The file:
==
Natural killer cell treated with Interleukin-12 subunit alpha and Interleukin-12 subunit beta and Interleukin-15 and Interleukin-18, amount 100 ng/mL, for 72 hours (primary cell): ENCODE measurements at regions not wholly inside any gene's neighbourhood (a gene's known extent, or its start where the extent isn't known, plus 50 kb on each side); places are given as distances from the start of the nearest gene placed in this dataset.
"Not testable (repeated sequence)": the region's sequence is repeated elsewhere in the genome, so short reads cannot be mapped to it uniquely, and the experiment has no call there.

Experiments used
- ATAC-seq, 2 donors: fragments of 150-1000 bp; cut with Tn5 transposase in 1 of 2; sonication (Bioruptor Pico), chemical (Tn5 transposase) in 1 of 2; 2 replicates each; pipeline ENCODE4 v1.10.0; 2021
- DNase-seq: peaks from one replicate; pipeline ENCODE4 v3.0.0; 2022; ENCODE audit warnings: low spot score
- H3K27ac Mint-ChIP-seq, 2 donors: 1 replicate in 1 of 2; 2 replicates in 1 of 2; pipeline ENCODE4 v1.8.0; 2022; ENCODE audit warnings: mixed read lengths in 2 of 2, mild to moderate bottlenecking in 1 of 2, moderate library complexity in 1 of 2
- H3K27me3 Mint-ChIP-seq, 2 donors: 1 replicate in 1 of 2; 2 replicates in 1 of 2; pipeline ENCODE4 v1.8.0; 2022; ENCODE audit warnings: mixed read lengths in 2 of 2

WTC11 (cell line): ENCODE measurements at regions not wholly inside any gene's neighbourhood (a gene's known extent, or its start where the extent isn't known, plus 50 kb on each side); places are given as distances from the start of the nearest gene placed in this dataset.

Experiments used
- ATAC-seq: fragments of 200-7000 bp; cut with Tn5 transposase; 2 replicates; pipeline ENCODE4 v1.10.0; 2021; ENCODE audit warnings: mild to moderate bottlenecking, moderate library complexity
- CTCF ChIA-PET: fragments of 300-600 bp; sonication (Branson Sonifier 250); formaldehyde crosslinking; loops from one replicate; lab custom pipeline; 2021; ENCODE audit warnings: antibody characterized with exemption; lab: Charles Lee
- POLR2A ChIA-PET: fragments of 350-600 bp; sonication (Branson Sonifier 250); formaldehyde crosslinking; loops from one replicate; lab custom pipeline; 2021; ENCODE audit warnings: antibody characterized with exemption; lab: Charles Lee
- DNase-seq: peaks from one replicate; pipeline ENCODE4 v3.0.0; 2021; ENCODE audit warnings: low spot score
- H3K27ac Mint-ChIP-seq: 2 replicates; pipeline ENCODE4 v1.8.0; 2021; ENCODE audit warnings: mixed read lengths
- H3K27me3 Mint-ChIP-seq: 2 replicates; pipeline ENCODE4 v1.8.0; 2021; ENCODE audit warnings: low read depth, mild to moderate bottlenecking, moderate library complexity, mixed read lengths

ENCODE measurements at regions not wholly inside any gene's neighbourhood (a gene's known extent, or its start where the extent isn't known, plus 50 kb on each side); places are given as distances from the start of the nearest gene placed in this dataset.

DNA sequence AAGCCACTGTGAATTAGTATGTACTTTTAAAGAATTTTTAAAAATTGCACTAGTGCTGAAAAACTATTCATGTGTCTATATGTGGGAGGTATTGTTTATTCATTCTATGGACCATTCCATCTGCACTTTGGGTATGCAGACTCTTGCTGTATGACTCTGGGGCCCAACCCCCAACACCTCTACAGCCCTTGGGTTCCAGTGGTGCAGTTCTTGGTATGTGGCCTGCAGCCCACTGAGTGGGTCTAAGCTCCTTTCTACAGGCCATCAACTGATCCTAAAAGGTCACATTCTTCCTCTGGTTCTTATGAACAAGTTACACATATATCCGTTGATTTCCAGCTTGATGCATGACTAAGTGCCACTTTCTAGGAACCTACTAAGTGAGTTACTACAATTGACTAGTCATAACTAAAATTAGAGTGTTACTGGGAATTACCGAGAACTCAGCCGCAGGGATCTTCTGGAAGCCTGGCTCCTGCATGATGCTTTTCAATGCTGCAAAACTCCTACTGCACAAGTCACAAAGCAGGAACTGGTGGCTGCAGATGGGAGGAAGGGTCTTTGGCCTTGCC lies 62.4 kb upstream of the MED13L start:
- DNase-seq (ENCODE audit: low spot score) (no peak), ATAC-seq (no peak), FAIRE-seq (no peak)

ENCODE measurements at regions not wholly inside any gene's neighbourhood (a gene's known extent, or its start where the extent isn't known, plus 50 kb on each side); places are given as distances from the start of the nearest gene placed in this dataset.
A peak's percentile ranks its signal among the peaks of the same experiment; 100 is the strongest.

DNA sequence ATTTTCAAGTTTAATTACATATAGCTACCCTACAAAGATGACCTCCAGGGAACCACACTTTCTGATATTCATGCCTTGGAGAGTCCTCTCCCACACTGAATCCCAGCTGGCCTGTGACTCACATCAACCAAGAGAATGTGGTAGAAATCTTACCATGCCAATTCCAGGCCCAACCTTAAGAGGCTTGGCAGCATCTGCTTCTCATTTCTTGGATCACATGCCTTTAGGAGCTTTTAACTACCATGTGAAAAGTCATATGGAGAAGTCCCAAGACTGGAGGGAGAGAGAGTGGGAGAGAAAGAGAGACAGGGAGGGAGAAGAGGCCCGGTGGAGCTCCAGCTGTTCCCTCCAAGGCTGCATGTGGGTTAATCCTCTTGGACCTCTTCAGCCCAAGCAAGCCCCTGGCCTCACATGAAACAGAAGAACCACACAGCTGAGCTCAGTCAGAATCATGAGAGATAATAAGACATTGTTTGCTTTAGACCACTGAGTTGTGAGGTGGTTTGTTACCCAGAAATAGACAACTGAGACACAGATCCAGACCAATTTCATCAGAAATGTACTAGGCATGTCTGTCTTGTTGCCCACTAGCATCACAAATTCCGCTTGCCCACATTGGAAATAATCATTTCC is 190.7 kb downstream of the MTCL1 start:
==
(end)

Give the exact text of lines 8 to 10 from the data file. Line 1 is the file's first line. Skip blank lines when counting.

WTC11 (cell line): ENCODE measurements at regions not wholly inside any gene's neighbourhood (a gene's known extent, or its start where the extent isn't known, plus 50 kb on each side); places are given as distances from the start of the nearest gene placed in this dataset.

Experiments used
- ATAC-seq: fragments of 200-7000 bp; cut with Tn5 transposase; 2 replicates; pipeline ENCODE4 v1.10.0; 2021; ENCODE audit warnings: mild to moderate bottlenecking, moderate library complexity